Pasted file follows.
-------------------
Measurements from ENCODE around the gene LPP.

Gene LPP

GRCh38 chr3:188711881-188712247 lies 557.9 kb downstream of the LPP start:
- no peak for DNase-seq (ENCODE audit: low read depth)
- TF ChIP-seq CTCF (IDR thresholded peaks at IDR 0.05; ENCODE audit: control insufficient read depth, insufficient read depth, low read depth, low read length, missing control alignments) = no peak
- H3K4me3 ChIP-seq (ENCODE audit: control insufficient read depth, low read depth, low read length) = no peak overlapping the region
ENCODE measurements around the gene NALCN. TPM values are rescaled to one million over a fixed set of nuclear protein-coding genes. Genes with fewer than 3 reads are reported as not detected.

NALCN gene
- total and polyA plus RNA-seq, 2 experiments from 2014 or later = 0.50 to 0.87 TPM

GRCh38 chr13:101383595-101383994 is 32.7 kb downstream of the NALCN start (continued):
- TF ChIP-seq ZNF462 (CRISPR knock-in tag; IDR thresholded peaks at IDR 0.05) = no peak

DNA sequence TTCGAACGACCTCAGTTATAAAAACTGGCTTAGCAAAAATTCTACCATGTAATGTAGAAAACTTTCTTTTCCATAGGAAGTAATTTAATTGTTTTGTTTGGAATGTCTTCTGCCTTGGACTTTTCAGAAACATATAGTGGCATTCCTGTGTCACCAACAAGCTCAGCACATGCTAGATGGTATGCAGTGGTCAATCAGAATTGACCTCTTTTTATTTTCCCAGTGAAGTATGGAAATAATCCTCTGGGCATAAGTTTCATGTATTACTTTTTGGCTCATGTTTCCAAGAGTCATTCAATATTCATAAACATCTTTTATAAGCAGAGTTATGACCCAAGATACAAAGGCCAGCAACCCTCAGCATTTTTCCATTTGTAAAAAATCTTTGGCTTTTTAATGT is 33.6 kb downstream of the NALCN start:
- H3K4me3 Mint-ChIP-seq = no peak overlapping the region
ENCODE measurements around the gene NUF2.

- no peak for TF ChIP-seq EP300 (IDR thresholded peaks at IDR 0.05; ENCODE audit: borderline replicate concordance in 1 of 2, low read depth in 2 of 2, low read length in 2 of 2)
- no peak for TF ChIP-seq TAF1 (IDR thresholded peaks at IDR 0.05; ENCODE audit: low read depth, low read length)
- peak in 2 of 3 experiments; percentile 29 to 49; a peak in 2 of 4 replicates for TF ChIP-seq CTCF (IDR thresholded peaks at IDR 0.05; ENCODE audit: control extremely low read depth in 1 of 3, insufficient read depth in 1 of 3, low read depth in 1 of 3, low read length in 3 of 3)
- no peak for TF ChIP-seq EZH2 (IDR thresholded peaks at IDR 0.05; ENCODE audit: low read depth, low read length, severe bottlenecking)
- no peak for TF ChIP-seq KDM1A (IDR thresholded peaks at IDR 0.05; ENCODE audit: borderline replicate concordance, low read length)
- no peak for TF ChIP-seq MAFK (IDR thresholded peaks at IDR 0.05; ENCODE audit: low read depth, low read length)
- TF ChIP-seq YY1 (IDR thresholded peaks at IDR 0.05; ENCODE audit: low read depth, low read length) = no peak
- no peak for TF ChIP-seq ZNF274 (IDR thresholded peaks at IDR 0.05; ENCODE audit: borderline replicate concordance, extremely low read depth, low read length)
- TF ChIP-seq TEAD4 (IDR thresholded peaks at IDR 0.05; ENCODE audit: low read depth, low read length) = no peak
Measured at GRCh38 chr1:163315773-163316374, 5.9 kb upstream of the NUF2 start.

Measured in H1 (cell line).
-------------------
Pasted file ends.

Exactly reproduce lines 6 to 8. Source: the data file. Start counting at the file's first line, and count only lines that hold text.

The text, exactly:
- H3K4me3 ChIP-seq (ENCODE audit: control insufficient read depth, low read depth, low read length) = no peak overlapping the region
ENCODE measurements around the gene NALCN. TPM values are rescaled to one million over a fixed set of nuclear protein-coding genes. Genes with fewer than 3 reads are reported as not detected.

NALCN gene